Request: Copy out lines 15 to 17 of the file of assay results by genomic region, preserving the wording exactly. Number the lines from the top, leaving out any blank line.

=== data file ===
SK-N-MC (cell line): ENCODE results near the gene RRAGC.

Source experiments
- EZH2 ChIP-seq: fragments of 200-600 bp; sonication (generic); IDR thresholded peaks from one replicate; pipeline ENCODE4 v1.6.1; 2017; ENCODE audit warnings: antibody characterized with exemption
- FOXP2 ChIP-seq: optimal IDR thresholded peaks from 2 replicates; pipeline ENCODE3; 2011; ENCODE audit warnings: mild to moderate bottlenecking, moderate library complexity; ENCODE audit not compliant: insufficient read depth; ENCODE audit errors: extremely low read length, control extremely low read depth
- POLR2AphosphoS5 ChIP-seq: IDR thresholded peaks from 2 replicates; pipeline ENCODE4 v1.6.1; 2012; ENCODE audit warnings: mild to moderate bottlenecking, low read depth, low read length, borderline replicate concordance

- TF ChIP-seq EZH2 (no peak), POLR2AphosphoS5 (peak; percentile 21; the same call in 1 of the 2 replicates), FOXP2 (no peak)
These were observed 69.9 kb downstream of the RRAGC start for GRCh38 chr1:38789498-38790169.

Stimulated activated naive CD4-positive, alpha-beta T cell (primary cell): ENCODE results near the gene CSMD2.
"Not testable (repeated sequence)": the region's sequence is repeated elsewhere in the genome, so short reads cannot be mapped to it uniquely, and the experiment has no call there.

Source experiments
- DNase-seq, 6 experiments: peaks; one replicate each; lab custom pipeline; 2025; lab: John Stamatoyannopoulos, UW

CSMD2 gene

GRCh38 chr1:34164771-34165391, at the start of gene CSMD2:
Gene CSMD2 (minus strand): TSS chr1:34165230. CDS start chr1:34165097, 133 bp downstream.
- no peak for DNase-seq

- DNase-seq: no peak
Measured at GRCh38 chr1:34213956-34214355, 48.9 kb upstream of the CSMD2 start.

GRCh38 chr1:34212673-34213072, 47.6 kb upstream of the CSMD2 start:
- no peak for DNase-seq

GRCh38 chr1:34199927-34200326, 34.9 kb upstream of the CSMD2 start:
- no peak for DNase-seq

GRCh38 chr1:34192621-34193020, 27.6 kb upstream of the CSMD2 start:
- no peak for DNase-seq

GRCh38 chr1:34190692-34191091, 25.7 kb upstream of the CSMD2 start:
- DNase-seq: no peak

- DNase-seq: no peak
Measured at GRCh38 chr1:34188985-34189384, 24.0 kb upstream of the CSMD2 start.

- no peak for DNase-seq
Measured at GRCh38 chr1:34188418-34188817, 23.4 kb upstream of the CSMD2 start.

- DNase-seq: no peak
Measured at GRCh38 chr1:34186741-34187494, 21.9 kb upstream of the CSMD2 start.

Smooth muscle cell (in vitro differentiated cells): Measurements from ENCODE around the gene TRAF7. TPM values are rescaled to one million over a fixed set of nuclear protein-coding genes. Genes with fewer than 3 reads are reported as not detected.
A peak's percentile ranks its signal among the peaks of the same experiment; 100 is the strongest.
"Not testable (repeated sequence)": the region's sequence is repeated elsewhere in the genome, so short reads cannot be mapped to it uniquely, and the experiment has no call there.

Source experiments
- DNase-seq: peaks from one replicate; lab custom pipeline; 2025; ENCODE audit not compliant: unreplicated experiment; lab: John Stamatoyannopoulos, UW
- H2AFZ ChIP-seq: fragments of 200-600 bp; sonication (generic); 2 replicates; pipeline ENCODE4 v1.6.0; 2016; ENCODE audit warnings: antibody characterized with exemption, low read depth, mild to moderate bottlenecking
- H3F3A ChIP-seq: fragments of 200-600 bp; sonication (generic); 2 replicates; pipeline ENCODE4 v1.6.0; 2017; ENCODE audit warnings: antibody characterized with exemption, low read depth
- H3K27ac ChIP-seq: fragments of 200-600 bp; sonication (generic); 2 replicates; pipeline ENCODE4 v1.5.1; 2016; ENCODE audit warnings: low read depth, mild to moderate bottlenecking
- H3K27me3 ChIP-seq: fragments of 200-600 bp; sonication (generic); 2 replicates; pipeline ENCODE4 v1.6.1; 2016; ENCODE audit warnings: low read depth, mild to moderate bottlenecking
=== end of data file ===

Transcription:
- no peak for DNase-seq

- DNase-seq: no peak
Measured at GRCh38 chr1:34213956-34214355, 48.9 kb upstream of the CSMD2 start.